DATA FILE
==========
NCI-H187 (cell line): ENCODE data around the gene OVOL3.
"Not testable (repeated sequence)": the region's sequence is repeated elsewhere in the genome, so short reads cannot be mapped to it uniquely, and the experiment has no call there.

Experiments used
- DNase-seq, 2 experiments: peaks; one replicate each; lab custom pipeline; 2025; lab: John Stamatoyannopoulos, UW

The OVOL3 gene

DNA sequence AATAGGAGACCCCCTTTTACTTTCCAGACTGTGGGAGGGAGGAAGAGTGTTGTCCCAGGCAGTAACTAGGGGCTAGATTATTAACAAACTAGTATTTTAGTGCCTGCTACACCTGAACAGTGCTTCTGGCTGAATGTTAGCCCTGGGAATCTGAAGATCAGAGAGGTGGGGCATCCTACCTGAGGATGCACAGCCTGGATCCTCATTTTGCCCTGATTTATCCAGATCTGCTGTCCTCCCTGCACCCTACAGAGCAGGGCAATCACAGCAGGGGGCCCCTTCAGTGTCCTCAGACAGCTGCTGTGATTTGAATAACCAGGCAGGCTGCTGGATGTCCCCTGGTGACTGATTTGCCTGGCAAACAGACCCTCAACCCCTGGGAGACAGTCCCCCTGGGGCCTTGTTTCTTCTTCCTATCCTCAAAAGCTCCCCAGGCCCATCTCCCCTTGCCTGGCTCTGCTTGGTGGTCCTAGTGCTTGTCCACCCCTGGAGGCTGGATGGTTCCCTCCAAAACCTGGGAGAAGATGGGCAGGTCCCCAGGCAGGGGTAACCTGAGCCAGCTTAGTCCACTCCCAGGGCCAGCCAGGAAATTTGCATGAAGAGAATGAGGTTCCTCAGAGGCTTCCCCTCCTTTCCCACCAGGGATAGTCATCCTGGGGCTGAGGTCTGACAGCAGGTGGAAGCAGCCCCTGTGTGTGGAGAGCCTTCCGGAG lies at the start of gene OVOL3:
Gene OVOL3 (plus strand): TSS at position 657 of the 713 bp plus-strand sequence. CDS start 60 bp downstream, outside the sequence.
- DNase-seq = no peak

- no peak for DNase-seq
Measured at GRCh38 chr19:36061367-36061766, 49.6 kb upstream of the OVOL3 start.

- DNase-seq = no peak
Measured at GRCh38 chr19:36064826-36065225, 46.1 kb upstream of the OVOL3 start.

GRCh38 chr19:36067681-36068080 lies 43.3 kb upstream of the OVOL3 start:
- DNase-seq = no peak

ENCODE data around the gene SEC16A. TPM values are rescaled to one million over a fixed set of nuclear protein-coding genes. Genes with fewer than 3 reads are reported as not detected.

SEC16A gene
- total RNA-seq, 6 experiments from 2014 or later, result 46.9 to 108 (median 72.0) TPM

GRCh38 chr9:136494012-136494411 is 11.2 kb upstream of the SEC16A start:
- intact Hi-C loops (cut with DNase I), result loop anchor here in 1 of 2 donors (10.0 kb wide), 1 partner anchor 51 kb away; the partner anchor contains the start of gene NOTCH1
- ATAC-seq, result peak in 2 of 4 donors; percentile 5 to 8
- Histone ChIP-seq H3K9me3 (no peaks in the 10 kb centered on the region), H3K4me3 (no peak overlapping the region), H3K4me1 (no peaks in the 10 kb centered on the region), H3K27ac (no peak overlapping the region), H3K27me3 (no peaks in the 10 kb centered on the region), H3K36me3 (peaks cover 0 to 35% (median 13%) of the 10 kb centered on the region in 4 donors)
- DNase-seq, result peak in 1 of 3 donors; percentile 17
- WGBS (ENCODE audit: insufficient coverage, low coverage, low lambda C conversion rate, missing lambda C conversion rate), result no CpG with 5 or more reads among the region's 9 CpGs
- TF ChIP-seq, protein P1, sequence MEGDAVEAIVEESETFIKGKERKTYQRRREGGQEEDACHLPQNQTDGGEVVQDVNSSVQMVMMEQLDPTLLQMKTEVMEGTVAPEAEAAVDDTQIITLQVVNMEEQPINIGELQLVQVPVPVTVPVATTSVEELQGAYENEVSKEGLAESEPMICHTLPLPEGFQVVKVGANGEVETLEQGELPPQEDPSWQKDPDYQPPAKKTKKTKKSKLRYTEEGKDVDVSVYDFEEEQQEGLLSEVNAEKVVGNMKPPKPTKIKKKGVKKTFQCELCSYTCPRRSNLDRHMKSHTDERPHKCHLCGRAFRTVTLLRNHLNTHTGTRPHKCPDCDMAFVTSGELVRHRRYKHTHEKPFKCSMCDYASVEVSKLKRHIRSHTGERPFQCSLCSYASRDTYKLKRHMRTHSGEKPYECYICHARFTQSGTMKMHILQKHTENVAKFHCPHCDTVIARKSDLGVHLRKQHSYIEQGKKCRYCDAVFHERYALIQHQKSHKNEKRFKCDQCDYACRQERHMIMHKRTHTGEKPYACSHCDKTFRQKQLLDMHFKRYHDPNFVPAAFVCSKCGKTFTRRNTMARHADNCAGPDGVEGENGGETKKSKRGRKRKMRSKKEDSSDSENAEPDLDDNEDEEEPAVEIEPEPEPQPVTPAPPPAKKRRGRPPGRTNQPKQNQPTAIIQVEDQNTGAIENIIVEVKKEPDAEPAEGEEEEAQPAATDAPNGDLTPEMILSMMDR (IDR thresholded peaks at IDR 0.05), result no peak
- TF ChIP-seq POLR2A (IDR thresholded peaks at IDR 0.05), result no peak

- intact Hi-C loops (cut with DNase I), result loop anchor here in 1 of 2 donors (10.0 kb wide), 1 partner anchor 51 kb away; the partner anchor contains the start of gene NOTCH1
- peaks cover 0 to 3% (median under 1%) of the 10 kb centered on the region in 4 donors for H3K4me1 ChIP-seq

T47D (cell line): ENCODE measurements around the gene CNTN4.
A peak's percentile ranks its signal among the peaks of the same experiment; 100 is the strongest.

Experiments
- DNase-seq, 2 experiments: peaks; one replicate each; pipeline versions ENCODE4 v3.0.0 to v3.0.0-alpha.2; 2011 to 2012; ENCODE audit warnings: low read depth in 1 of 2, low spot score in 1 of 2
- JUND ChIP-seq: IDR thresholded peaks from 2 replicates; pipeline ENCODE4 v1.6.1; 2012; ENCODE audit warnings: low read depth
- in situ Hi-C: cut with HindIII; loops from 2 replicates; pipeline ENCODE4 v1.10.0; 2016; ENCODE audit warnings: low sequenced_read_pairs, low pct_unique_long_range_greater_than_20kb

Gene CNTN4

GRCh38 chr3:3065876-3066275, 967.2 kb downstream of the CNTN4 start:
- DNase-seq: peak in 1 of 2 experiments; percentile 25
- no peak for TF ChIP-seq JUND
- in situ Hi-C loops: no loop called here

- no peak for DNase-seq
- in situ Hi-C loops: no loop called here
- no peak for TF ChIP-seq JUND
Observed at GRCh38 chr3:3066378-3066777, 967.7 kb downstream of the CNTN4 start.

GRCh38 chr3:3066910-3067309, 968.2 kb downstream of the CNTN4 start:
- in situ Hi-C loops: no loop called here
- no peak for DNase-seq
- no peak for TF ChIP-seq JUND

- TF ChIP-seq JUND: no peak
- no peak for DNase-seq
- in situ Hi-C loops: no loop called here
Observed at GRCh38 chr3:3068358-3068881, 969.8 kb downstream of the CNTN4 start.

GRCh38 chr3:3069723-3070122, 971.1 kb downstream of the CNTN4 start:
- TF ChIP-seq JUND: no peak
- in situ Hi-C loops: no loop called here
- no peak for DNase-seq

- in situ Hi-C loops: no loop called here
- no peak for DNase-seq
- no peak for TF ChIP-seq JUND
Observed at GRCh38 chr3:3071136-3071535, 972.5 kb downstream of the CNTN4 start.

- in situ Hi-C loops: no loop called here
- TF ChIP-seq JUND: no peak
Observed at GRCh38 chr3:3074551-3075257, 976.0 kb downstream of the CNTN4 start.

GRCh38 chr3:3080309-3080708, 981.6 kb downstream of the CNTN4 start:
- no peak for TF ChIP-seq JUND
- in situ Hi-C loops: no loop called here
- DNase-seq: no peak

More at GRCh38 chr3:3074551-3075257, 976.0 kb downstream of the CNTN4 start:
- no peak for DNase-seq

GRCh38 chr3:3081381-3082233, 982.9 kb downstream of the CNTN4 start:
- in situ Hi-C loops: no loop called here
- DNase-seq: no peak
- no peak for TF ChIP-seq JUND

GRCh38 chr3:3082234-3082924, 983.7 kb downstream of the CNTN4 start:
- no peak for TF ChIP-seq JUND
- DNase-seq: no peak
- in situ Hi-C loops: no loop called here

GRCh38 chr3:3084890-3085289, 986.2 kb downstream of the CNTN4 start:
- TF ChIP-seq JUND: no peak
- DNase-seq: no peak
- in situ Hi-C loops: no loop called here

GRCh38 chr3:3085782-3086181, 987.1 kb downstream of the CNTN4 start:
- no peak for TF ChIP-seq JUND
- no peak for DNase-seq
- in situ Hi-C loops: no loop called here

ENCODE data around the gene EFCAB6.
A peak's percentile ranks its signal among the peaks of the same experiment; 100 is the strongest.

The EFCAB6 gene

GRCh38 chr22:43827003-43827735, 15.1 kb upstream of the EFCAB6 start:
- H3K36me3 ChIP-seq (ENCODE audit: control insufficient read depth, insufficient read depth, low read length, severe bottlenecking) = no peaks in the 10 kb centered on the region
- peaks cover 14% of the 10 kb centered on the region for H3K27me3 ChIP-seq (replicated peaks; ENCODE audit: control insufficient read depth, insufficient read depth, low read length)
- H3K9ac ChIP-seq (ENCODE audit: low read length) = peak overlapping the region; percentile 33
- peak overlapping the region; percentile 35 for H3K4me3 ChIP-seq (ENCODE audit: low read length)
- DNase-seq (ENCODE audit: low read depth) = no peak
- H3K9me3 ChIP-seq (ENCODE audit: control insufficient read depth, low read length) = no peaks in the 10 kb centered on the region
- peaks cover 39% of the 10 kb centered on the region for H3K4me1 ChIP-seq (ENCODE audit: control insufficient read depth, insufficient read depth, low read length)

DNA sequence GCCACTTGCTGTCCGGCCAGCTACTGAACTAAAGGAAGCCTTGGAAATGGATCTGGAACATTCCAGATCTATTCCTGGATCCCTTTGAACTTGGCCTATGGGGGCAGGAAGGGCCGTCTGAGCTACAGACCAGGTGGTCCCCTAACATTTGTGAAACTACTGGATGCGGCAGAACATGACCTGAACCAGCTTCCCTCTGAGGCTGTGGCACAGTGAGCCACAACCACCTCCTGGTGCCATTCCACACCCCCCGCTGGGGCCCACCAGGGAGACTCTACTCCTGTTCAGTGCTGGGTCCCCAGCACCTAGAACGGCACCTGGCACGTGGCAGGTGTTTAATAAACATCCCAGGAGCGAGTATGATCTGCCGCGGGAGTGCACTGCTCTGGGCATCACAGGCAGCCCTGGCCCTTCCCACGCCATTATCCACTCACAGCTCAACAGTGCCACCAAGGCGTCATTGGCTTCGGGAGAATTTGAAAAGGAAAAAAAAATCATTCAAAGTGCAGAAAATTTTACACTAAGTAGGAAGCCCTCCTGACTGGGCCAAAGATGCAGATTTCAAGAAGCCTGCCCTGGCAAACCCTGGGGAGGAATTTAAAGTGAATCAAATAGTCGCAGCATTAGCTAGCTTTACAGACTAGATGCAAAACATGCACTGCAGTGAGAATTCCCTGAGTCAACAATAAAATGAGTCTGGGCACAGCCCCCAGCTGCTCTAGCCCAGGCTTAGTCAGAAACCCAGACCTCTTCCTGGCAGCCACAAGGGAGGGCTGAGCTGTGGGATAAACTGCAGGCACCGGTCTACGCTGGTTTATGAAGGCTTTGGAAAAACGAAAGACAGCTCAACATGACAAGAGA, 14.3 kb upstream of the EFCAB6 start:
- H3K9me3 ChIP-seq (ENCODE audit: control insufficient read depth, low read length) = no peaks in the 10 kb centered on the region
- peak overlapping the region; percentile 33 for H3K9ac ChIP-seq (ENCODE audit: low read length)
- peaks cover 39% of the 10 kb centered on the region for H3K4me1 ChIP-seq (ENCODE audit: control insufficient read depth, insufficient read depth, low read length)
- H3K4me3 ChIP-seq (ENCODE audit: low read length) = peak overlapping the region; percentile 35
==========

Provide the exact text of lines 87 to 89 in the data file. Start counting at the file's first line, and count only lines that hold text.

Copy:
GRCh38 chr22:43827003-43827735, 15.1 kb upstream of the EFCAB6 start:
- H3K36me3 ChIP-seq (ENCODE audit: control insufficient read depth, insufficient read depth, low read length, severe bottlenecking) = no peaks in the 10 kb centered on the region
- peaks cover 14% of the 10 kb centered on the region for H3K27me3 ChIP-seq (replicated peaks; ENCODE audit: control insufficient read depth, insufficient read depth, low read length)